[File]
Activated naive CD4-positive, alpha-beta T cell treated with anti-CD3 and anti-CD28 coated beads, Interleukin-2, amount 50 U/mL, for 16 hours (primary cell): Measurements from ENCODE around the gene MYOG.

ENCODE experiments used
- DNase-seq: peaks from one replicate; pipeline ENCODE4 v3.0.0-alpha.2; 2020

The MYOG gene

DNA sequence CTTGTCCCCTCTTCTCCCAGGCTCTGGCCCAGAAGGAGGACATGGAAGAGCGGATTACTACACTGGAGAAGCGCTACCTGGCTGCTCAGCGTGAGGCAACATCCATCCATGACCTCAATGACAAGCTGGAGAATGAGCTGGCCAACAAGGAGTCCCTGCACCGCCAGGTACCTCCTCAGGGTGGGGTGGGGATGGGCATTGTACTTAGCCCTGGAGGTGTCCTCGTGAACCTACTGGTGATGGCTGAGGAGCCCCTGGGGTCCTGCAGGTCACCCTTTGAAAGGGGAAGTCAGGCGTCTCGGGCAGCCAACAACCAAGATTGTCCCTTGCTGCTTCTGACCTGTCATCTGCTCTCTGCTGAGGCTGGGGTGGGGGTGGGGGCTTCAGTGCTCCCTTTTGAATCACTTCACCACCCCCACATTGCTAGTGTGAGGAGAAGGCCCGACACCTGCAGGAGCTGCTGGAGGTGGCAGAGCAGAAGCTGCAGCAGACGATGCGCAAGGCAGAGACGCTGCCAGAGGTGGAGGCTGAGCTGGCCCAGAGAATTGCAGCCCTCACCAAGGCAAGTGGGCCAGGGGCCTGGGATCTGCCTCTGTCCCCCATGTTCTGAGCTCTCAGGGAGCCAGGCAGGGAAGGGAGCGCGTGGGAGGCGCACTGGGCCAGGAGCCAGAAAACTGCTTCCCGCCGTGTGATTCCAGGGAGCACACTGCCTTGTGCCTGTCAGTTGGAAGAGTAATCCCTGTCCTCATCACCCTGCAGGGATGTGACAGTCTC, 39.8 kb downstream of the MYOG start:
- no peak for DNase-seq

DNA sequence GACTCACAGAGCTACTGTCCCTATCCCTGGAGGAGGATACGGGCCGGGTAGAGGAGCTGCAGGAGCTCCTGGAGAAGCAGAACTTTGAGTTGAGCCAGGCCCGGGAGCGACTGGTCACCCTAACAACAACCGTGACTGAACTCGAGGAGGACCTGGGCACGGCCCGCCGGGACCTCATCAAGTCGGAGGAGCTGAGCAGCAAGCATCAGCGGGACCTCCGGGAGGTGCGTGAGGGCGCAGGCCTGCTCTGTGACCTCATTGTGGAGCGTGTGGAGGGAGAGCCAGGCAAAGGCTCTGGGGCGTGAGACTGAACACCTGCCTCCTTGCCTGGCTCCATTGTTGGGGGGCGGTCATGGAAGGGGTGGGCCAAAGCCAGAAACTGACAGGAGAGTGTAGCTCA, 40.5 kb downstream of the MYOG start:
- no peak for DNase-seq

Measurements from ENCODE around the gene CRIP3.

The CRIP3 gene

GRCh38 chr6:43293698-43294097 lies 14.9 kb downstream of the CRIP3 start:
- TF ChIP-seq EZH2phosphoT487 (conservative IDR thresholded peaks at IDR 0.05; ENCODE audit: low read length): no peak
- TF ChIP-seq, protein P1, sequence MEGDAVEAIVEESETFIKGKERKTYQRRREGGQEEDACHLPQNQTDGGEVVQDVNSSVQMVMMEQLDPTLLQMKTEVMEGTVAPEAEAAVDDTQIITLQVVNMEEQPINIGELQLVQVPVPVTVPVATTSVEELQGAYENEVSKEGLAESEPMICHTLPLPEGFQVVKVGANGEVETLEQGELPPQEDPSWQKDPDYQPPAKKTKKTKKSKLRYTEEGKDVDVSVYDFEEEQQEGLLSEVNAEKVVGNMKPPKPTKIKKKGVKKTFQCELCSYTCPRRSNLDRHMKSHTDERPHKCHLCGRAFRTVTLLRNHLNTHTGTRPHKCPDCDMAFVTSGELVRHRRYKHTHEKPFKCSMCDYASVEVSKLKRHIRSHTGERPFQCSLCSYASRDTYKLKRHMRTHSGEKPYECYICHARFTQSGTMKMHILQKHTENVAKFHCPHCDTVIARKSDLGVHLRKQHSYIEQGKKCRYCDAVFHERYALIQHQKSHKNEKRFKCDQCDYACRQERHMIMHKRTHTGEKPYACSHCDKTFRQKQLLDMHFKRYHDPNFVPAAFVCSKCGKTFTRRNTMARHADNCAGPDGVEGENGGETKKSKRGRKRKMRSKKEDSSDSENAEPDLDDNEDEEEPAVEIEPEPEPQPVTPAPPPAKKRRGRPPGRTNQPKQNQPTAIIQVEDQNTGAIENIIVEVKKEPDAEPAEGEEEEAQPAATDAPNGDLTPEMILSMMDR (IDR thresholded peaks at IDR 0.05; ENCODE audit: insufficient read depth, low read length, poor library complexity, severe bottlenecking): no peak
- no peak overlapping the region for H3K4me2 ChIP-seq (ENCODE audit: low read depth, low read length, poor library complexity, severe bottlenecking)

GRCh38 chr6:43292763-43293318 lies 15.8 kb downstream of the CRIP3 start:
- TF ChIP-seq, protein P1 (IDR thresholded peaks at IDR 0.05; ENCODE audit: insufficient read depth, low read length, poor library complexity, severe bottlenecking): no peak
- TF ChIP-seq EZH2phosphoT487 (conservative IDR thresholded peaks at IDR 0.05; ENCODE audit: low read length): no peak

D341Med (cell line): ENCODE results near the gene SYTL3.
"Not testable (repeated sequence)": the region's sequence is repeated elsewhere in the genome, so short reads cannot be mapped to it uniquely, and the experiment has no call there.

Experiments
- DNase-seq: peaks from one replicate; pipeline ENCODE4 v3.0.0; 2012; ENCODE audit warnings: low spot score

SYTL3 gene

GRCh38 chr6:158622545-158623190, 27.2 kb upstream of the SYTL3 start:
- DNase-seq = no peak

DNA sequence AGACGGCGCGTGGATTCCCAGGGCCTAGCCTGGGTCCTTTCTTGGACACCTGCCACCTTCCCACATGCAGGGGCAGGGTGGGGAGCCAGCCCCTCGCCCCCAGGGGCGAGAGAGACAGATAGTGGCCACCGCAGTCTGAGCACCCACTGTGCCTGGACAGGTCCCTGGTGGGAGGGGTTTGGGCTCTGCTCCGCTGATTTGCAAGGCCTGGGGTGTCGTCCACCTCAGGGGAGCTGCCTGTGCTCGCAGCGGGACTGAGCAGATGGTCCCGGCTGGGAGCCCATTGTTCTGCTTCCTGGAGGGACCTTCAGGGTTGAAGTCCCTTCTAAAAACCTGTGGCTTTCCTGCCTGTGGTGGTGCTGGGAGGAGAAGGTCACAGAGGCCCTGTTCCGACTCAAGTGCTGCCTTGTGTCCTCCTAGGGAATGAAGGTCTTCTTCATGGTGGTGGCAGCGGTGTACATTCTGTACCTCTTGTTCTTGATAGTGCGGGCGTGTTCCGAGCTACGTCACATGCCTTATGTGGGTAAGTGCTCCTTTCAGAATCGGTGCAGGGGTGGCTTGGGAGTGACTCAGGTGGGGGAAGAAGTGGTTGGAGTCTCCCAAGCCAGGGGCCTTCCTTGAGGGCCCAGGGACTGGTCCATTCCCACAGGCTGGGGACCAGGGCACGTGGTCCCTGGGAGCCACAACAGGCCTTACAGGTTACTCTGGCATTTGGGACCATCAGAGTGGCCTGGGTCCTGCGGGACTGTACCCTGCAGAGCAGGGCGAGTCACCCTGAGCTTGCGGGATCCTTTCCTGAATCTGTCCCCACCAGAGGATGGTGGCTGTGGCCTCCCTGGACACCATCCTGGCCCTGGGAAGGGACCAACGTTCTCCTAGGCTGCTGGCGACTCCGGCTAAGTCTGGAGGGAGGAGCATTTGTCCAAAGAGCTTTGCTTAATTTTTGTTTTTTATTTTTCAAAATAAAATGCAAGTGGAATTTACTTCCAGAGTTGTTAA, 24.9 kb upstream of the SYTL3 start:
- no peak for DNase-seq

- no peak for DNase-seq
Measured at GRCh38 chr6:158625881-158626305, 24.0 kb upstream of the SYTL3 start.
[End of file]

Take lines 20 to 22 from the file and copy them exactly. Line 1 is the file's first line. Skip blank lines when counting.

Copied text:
Experiments
- DNase-seq: peaks from one replicate; pipeline ENCODE4 v3.0.0; 2012; ENCODE audit warnings: low spot score

SYTL3 gene